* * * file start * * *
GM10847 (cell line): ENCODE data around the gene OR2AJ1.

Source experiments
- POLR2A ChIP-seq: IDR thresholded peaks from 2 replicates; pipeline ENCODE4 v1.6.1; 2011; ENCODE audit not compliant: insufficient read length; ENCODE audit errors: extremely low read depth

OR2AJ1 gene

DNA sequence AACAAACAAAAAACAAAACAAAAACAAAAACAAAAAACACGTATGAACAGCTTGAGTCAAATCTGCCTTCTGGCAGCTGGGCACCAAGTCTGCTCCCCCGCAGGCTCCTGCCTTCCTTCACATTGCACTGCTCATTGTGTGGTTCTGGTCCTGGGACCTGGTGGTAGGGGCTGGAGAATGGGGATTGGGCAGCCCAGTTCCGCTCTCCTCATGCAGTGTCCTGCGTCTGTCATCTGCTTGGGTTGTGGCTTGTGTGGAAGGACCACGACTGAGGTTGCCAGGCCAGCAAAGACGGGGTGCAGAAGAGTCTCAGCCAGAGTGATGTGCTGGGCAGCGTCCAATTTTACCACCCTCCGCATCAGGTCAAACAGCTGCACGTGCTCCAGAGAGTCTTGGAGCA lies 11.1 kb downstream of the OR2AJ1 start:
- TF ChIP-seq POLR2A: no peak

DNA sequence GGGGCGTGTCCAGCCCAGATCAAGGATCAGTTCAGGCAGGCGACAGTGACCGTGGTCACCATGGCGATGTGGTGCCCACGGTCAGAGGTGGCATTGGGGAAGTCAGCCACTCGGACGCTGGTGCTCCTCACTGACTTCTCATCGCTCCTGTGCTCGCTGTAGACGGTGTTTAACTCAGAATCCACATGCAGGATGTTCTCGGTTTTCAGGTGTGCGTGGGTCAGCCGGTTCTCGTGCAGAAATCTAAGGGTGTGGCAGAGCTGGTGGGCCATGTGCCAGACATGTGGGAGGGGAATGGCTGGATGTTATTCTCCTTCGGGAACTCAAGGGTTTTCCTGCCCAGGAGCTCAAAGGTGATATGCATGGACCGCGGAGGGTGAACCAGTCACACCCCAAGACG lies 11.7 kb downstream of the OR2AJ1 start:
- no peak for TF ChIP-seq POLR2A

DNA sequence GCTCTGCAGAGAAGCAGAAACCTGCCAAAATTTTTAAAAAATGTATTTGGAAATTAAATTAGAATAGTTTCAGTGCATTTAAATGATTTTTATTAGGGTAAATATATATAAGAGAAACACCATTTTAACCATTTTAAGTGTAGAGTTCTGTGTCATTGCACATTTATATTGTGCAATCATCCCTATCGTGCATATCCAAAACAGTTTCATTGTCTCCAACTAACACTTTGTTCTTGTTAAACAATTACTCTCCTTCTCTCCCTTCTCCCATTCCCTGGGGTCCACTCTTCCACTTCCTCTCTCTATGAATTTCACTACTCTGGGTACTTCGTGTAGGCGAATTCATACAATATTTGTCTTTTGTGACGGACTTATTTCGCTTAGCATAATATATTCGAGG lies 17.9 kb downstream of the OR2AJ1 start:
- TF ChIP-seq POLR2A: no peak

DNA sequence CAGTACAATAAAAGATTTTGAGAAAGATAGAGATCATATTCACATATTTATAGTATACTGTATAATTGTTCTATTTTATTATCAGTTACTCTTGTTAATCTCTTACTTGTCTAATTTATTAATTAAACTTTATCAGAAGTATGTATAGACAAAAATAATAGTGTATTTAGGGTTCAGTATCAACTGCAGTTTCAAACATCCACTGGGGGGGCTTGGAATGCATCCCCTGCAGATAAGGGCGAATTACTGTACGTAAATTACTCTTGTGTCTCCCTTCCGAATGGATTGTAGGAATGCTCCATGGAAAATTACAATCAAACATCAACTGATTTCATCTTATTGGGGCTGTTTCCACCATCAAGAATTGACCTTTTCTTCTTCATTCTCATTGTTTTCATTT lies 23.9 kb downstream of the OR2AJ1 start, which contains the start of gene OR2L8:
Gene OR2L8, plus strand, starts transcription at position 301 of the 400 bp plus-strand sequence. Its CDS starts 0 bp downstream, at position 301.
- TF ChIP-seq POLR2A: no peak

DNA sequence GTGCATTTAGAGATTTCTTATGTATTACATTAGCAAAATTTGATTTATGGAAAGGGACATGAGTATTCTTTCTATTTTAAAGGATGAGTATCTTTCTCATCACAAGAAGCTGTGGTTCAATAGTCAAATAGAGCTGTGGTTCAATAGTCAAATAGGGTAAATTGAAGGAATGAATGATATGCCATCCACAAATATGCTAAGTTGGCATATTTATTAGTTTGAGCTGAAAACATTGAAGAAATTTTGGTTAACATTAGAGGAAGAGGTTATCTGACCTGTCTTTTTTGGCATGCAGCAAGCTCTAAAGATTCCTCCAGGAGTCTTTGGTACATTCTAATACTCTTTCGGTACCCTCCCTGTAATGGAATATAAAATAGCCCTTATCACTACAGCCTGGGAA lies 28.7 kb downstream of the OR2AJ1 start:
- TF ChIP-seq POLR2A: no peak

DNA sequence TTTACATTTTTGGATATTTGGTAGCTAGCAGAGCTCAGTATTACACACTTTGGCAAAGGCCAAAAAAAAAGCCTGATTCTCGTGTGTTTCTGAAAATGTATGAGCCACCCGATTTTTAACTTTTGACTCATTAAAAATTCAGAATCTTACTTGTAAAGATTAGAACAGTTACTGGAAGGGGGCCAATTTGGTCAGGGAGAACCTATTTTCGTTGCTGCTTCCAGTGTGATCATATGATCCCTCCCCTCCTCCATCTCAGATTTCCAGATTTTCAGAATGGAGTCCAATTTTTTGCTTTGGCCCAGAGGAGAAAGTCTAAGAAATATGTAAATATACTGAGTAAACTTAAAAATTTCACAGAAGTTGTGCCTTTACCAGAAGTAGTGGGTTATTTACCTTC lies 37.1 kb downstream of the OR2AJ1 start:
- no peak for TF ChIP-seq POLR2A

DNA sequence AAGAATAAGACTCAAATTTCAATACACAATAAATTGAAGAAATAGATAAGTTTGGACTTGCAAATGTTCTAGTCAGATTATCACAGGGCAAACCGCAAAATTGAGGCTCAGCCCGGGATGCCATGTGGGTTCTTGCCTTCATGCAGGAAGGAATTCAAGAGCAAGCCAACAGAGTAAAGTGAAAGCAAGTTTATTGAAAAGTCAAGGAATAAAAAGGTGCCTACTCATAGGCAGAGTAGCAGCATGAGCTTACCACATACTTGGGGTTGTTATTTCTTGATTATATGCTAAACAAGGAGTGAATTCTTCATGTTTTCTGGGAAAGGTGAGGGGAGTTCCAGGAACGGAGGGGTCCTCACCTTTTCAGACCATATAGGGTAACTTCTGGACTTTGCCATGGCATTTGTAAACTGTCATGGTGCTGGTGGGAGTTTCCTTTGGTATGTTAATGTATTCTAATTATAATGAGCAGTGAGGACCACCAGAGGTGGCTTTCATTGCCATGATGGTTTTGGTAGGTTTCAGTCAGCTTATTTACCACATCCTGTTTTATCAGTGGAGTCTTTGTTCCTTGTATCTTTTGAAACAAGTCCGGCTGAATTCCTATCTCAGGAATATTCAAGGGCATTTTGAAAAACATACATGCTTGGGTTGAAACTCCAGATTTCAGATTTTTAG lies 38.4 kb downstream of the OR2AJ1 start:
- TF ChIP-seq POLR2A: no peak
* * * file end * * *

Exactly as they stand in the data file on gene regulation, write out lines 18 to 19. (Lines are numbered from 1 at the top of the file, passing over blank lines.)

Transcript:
DNA sequence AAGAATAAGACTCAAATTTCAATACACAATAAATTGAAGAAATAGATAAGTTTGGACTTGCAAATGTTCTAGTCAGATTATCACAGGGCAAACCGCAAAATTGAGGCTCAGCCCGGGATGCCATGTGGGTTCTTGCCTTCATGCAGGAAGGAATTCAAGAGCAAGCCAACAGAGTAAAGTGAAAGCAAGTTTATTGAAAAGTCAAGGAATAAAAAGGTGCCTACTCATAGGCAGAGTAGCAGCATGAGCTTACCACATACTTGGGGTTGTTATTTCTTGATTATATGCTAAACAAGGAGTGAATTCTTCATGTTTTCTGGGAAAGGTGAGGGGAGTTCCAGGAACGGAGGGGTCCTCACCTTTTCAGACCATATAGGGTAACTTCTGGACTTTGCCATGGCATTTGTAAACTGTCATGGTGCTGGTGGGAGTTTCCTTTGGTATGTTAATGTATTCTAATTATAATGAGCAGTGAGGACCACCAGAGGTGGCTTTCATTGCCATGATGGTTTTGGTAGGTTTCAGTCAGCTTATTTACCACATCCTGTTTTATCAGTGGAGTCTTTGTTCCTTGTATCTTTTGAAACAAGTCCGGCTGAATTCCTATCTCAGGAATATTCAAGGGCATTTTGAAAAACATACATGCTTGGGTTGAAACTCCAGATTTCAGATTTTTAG lies 38.4 kb downstream of the OR2AJ1 start:
- TF ChIP-seq POLR2A: no peak